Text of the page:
Site Privacy issues

From: Ashley Carder <>
Date: Fri Sep 17 10:30:51 2004


Your analogy is quite good. I should have turned off my "who are you" and
cookie when I decided to post the URL here on this list. Originally it was
intended to be a publicized site since it had some personal content on it.
just did the cookie thing as a convenience for my friends so they wouldn't
to log in and remember a password. The personal diary / recollection
is no longer a visible link on the site, so I don't really have the need to
who's visiting. Originally, if unknown persons were visiting the site, I
was going
to add a login / password, but that need never really occurred because the
unknown thing that ever visited my site was the web crawlers, and they
crawl past the "who are you" page, so the site content was never indexed in
search engines beyond the "who are you" page.

I'm a late 40s guy too. To be more precise, I'm 46, about halfway to 47.


----- Original Message -----
From: "vrs" <>
To: "General Discussion: On-Topic and Off-Topic Posts"
Sent: Friday, September 17, 2004 11:06 AM
Subject: Re: Site Privacy issues

> > I don't know, it just seems that it's people who either don't understand
> > how web browsers and non-static sites work, or relative newbies to the
> > Internet, seem to shout and rave about cookies "OMG, that site sent me a
> > *cookie*! I'm being hacked! They're going to steal my credit card
> > number and my pr0n stash!"
> I'm going to jump in here (hopefully briefly). I am not a fan of cookies,
> and run with them turned off by default. I am also a user of cash, for
> of the same reasons.
> I'd like to draw an analogy between cookies and meatspace transactions.
> When I go into a a store to buy something, I like to whip out my cash, pay
> for the item, and be on my way. I am not interested in forming a
> "relationship" with the shipkeeper. Likewise, I like my web browsing to
> quick and anonymous, unless there is a good reason for the interaction to
> otherwise.
> To me, cookies are the web equivalent to those obnoxious shopper cards
> have been all the rage lately with store owners. Now when I go to buy
> coffee at the store, the clerk asks if I have a store card, even though
> especially because?) I am paying in cash. If I don't have one, (s)he
> immediately offers me one.
> Why does (s)he do this? Is it because they want to identify repeat
> customers, and offer them all kinds of discounts? No. That might be why
> customers do it, but it isn't why stores do it. (S)he does this because
> store wants to de-anonymize the transaction. They want to track my buying
> habits and offer customized advertising (not to me, to the advertisers!),
> the form of coupons on the back of the sales slip, junk mail, and (in the
> case of Safeway and Amazon, at least) later when I browse the web.
> This is the real reason many sites want to place a cookie -- they want to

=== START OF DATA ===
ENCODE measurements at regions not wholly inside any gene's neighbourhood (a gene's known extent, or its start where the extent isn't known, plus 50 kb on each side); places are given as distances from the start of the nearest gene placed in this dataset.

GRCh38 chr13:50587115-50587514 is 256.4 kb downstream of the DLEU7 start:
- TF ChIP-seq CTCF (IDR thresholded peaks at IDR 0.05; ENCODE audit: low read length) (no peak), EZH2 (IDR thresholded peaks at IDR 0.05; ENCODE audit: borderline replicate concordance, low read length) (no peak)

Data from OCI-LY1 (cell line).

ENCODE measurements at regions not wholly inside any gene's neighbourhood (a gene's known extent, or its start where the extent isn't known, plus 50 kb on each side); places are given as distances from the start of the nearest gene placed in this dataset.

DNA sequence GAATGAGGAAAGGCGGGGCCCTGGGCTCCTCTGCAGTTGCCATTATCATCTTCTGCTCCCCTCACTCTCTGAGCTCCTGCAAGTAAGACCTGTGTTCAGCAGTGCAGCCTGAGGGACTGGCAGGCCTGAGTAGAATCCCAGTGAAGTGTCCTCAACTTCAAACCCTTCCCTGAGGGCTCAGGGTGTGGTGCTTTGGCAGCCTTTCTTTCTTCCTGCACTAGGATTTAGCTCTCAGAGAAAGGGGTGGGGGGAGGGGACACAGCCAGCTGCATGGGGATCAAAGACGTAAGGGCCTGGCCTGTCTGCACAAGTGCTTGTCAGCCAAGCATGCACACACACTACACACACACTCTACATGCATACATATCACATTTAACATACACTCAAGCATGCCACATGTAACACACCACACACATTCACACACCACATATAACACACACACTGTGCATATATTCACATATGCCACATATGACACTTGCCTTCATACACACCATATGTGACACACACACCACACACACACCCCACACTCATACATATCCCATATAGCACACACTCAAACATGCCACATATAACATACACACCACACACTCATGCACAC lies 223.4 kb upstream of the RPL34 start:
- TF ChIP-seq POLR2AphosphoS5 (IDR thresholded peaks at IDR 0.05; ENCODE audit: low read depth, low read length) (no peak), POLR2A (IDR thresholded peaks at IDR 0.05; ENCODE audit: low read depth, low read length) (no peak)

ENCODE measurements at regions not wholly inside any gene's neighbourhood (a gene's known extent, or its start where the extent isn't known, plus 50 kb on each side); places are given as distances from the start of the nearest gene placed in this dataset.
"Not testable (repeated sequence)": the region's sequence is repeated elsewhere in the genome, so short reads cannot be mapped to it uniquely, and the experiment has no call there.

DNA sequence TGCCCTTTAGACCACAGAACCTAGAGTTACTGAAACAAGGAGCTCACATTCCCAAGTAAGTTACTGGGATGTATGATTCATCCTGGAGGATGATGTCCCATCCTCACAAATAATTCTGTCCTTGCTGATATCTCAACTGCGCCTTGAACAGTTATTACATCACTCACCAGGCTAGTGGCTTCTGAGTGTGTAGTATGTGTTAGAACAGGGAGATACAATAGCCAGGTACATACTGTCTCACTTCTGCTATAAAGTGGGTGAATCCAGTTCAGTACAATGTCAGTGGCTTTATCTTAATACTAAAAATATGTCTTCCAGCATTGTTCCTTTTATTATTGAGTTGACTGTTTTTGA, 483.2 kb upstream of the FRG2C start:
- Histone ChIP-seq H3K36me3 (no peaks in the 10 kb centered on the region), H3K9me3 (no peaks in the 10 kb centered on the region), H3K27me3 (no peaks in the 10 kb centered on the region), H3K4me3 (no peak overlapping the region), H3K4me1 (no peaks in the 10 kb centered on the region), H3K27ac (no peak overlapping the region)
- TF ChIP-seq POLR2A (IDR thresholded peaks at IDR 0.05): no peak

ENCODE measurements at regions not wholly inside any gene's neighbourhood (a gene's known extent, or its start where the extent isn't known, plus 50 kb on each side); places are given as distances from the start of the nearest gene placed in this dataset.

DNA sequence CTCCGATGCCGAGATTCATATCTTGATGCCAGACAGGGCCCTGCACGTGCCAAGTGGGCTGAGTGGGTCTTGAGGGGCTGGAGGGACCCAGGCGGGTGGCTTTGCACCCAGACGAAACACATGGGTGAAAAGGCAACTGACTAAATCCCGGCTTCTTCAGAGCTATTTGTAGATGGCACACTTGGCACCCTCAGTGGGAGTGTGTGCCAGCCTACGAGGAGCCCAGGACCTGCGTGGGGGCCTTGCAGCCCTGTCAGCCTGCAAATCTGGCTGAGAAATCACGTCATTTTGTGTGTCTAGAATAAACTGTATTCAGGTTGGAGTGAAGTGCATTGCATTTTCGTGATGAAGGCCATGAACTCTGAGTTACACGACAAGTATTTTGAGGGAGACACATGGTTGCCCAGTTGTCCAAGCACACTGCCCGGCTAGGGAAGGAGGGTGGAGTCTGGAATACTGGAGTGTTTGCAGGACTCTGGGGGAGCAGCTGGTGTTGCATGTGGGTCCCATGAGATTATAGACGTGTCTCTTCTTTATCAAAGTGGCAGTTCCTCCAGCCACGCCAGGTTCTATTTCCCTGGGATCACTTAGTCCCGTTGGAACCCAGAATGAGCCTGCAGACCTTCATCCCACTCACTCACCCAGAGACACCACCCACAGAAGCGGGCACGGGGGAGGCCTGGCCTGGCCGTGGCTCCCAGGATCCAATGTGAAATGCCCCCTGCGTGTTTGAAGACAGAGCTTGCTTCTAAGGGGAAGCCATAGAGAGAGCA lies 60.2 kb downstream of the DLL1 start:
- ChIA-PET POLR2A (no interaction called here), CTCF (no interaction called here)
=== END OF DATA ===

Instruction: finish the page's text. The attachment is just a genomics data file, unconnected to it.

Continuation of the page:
> identify me, profile me, and offer me tailor made propoganda for a variety
> of causes. This always sounds like a great idea to them. No thanks.
> I am also aware that transparent GIF images and other technologies replace
> cookies, and are much more difficult to suppress.
> > Pretty much any site that does anything "cleverer" than serve up static
> > pages is going to need some means by which the server can keep state -
> > HTTP doesn't really have a mechanism for this, since the connection is
> > closed once the page has been sent. Now, if you want the server to have
> > some idea of where a given client has come from *within your own site*,
> > you can either fake it with hidden form fields (not always possible, but
> > worth a try), a big long identifier in the GET request (ugly, and prone
> > to error), or use a cookie. It's not a fantastic way of doing it, but
> > it's the "least worst" in the absence of properly stateful connections.
> The number of sites that need to do anything "cleverer" than serve static
> pages is quite small. If I am actually going to do business with a web
> (and I do, with a few), then I will turn on cookies, etc.
> My especial peeve is with the sites that really are only serving static
> pages, but want to place a cookie anyway. There is no good reason why I
> should want them to do this.
> One of the assumptions that lurks behind this mindset is that, although
> needs converge on a particular interaction, it is important to remember
> others have their own interests at heart, not mine (rightly so), and that
> their interests and mine will frequently be in conflict.
> To summarize, I think of cookies like those store cards, and refuse them
> a lot of the same reasons.
> > Just to give you some
> > frame of reference, I am probably around the young-to-median point of
> > the age range of this list (actually, what *is* the age range? It would
> > be interesting to know) - old enough to remember the days before
> > sub-?100 home computers, and *just* old enough to fondly remember
> > Honeywell CP-6 at university.
> Late 40s, myself. Don't know, but from the small sample I have, that puts
> me within a few years of a lot of others.
> Vince
Received on Fri Sep 17 2004 - 10:30:51 BST

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